Voted "No" Kildee voted against HR 624 - the Cyber Intelligence Sharing and Protection Act. The bill passed the House on April 18, 2013, with a vote of 288 - 127. The bill would allow federal intelligence agencies to share cybersecurity intelligence and information with private entities and utilities. The bill was largely supported by Republicans but divided the Democratic Party.[8]

Economy

Government shutdown
See also: United States budget debate, 2013

Voted "No" On September 30, 2013, the House passed a final stopgap spending bill before the shutdown went into effect. The bill included a one-year delay of the Affordable Care Act's individual mandate and would have also stripped the bill of federal subsidies for congressional members and staff. It passed through the House with a vote of 228-201.[9] At 1 a.m. on October 1, 2013, one hour after the shutdown officially began, the House voted to move forward with going to a conference. In short order, Sen. Harry Reid rejected the call to conference.[10] Kildee voted against the stopgap spending bill that would have delayed the individual mandate.[11]

Voted "Yes" The shutdown finally ended on October 16, 2013, when the House took a vote on HR 2775 after it was approved by the Senate. The bill to reopen the government lifted the $16.7 trillion debt limit and funds the government through January 15, 2014. Federal employees also received retroactive pay for the shutdown period. The only concession made by Senate Democrats was to require income verification for Obamacare subsidies.[12] The House passed the legislation shortly after the Senate, by a vote of 285-144, with all 144 votes against the legislation coming from Republican members. Kildee voted for HR 2775.[13]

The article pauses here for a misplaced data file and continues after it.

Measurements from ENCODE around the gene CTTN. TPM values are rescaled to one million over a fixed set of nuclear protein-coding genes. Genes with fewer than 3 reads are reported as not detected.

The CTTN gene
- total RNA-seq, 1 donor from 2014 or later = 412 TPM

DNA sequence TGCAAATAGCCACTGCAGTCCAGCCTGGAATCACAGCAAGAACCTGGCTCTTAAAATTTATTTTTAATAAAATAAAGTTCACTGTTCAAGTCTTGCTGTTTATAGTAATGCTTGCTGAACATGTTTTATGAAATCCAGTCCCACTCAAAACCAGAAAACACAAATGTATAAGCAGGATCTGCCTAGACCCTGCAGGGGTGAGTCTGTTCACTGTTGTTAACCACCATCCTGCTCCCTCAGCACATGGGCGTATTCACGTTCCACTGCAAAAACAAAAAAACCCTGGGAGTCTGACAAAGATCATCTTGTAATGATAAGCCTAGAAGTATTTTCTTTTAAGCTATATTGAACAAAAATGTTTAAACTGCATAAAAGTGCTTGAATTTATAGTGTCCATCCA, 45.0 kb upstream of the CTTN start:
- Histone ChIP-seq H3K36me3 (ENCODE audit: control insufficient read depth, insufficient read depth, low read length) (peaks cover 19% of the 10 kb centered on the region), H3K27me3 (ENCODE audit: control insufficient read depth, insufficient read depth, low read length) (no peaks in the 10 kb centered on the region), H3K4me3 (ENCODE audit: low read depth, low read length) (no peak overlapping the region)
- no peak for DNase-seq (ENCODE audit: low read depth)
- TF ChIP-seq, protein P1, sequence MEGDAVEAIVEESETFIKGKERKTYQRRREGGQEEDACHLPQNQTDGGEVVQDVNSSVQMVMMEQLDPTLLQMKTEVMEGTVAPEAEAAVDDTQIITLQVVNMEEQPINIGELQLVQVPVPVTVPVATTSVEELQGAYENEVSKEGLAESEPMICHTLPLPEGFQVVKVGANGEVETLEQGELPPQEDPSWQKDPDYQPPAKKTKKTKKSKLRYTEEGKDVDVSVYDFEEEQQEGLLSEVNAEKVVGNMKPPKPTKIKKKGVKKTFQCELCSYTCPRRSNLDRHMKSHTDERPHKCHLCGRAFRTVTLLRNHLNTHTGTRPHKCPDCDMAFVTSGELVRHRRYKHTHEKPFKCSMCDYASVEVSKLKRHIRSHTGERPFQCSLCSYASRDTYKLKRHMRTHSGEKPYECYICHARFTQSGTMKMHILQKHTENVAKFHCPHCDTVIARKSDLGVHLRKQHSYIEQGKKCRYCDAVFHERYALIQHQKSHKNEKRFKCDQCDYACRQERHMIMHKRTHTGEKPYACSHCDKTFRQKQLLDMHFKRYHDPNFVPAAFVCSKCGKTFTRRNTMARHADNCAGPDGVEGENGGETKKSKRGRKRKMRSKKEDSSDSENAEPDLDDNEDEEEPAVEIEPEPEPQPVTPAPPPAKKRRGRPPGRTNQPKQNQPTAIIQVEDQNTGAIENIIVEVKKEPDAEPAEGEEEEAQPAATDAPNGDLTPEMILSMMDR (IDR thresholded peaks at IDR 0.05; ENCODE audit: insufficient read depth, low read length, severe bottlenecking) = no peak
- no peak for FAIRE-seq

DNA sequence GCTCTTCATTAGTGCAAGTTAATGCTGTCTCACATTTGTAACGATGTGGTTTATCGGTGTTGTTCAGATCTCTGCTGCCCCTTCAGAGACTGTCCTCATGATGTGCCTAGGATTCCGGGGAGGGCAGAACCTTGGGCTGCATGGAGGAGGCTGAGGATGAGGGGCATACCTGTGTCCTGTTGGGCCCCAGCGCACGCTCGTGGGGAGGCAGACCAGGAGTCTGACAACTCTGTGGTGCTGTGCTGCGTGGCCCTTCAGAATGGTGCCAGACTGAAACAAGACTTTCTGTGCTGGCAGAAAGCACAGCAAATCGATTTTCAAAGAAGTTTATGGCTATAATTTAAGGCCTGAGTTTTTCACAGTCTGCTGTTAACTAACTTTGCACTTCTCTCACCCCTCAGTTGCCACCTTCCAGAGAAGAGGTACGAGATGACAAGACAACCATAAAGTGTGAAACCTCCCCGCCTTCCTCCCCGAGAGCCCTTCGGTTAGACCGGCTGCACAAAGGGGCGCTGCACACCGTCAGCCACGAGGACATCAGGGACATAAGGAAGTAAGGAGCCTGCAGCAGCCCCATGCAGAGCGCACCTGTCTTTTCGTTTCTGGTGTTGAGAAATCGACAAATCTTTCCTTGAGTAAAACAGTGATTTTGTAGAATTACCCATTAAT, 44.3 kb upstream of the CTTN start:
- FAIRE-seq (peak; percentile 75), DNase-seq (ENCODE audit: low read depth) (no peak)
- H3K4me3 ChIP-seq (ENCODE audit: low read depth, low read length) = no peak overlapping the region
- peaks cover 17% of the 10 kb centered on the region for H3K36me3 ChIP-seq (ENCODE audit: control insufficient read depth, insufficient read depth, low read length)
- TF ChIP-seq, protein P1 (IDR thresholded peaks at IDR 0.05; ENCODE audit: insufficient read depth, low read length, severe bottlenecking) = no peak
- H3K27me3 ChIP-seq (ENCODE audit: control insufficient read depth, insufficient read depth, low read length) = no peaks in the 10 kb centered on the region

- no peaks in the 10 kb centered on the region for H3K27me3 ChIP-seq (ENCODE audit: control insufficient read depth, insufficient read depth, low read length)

Federal Pay Adjustment Elimination

Voted "No" Kildee voted against HR 273 - Eliminates the 2013 Statutory Pay Adjustment for Federal Employees. The bill passed the House on February 15, 2013, with a vote of 261 - 154. The bill would prevent a 0.5% pay increase for all federal workers from taking effect, saving the federal government $11 billion over 10 years.[14]

Immigration

Morton Memos Prohibition

Voted "No" Kildee voted against House Amendment 136 - Prohibits the Enforcement of the Immigration Executive Order. The amendment was adopted by the House on June 6, 2013, with a vote of 224 - 201. The purpose of the amendment as stated on the official text is to "prohibit the use of funds to finalize, implement, administer, or enforce the Morton Memos." These memos would have granted administrative amnesty to certain illegal aliens residing in the United States.[15] The vote largely followed party lines.[16]

Healthcare

Health Care Reform Rules

Voted "No" Kildee voted against House Amendment 450 - Requires Congressional Approval for Any Rules Under the Patient Protection and Affordable Care Act. The amendment was adopted by the House on August 2, 2013, with a vote of 227-185. The amendment requires that all changes to the Patient Protection and Affordable Care Act be approved by Congress before taking effect. The vote was largely along party lines.[17]

Social issues

Abortion

Voted "No" Kildee voted against HR 1797 - Pain-Capable Unborn Child Protection Act. The resolution passed the House on June 18, 2013, with a vote of 228 - 196 that largely followed party lines. The purpose of the bill is to ban abortions that would take place 20 or more weeks after fertilization.[18]